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Feature: Social care reform may lead to tax increase

Boris Johnson has refused to rule out a rise in national insurance or income tax to pay for social care reform despite promising not to take such a move at the last general election.

The prime minister was asked at a Downing Street press conference yesterday (July 19) if his 2019 election promise to not raise national insurance or income tax rates still stood.

Mr Johnson side-stepped the question saying that the problem of how to reform social care has ‘bedevilled governments for at least three decades’.

He added: ‘All I can say is we’ve waited three decades, you’re just going to have to wait a little bit longer.

‘I’m sorry about that but it won’t be too long now, I assure you.’

Former health secretary Jeremy Hunt backed an income tax rise and suggested that a levy set at 1% could raise more than £6bn immediately, which he says could help fund social care and clear the NHS Covid backlog.

He said: ‘It’s progress that the social care debate has moved on from ‘whether’ to ‘how.’ This isn’t just because it would breach the PM’s words on the steps of Downing Street, but a growing realisation that with the Covid backlog we’ll never get the NHS back on its feet without social care reform

‘Let’s take as a starting point the HSC report which said the sector needs min £7 bn annual raise in its budget over 4-5 years. This covers a cap, demographic changes and increases in the national living wage but not a big expansion of quality or eligibility.

‘As former chancellor of the exchequer, Philip Hammond managed to fund the £20 bn rise in the NHS annual budget, which I negotiated with him in 2018, without raising taxes. But given post-pandemic public finances, £7+ bn is likely to be too much for any Chancellor to find down the back of a Treasury sofa.

‘One option is uncapping the council tax social care precept. Currently capped at 2% annual rise, it’s been less unpopular than feared (I hardly recall any constituency letters and colleagues generally agree). But soaring council tax bills to pay for social care would change that.

‘Another option is to remove the exemption for pensioners to pay NI. This would only raise £0.5 bn a year and would also breach the manifesto promise. After Philip Hammond’s attempted changes to NI this would be ‘brave’, in Sir Humphrey’s words

‘Then there is a new levy, perhaps set at around 1% of income. This could raise £6 bn+ immediately, actually more than the social care system needs or could cope with right away. But there is something else that does need that funding right away. The NHS Covid backlog is now the most serious for two decades. We are seeing thousands of people waiting two years for surgery for the first time in two decades. That is going to require a big short term increase in capacity.

‘So the attraction of a health and social care levy is it would fund the NHS backlog in the short term and desperately needed improvements in the social care system in the medium/longer term. It would also be transparent about the need for resources and capacity in both sectors.

‘So a health and care premium is the most honest solution, with a sensible debate on whether we’ll fund the new dementia drugs on the way.’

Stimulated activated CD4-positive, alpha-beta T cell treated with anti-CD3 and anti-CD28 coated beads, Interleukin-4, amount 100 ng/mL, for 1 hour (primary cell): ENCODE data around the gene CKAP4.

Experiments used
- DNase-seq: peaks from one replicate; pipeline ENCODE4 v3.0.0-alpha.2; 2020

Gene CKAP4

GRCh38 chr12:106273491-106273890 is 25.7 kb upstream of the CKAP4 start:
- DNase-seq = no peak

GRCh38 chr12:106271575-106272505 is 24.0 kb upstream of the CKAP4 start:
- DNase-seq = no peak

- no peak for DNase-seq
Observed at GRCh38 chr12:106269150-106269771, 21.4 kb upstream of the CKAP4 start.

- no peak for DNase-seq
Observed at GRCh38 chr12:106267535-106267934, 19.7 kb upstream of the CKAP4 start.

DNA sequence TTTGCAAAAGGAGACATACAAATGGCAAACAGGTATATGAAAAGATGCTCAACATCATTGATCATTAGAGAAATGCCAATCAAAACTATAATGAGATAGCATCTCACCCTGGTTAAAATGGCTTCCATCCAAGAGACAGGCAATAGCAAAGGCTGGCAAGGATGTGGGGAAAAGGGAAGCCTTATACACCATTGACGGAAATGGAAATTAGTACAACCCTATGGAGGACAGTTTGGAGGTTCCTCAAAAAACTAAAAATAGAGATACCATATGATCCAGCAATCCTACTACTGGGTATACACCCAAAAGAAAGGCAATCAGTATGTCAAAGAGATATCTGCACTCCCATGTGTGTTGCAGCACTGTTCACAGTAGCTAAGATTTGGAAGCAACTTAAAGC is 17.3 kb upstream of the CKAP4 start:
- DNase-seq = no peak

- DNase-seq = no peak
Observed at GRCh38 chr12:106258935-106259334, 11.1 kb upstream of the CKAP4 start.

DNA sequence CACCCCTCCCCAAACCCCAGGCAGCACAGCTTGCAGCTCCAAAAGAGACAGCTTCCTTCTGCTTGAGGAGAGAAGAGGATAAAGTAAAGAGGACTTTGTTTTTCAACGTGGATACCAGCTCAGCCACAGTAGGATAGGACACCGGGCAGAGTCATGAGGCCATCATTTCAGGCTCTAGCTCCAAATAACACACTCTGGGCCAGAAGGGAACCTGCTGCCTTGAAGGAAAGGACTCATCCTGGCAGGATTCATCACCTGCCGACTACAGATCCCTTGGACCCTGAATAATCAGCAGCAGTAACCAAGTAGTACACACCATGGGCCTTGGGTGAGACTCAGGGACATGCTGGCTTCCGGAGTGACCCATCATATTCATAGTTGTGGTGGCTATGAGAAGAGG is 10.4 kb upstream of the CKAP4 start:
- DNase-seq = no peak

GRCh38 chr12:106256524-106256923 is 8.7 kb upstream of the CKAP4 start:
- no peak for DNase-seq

person holding pencil near laptop computer

The Prime Minister’s December 2019 election manifesto promised there would be no increase to the rates of national insurance, income tax, or VAT.

When he was elected to the post two years ago he stood on the steps outside Downing Street and said that he had a social care reform plan ready that would be enacted.

In a speech at the Association of Directors of Adult Social Services spring conference in May, former health and social care secretary Matt Hancock also pledged to bring forward proposals to reform and fix social care this year.

Care providers have given a cautious welcome to news that reform of social care could be on the way.

The Independent Care Group (ICG) said it was pleased that care reform seemed to be on the agenda but is waiting to see what is actually announced.

ICG chair Mike Padgham said: ‘We would naturally be delighted if the government announced that it was to begin the reform of social care, we have waited 30 years and currently have 1.5m people not getting the care they need.

‘We wait to see what is actually announced but tackling the crippling cost of social care would be a good place to start. It is wrong that people currently end up selling their home to pay for the care they need.

‘We have long campaigned for better funding for social care and believe that people would be prepared to pay a little more in taxation or National Insurance, or a combination of both, in return for a properly-funded, fair social care system.

‘This might not be the perfect solution to everyone, but we have to make a start and refine as we go along, rather than keep talking.

‘At the same time, this can only be the very start of reform and has to be a part of a root and branch overhaul of the system to make it fit for purpose.

‘We need proper, sustainable funding, for dementia to be treated as other serious illnesses are, and funded accordingly, and for a proper pay and reward structure for social care staff.

‘Capping care costs, however it is done, is only the beginning. A good beginning but just the start.’

The ICG has long campaigned for:

  • A root and branch overhaul of the way social care is planned and funded
  • NHS care and social care to be merged and managed either locally or nationally
  • Extra funding for social care, funded by taxation or National Insurance
  • Dementia treated like other high priority illnesses, like cancer and heart disease
  • A fixed percentage of GDP to be spent on social care
  • Social care businesses to be zero-rated for VAT.

Photo Credit – Scott Graham

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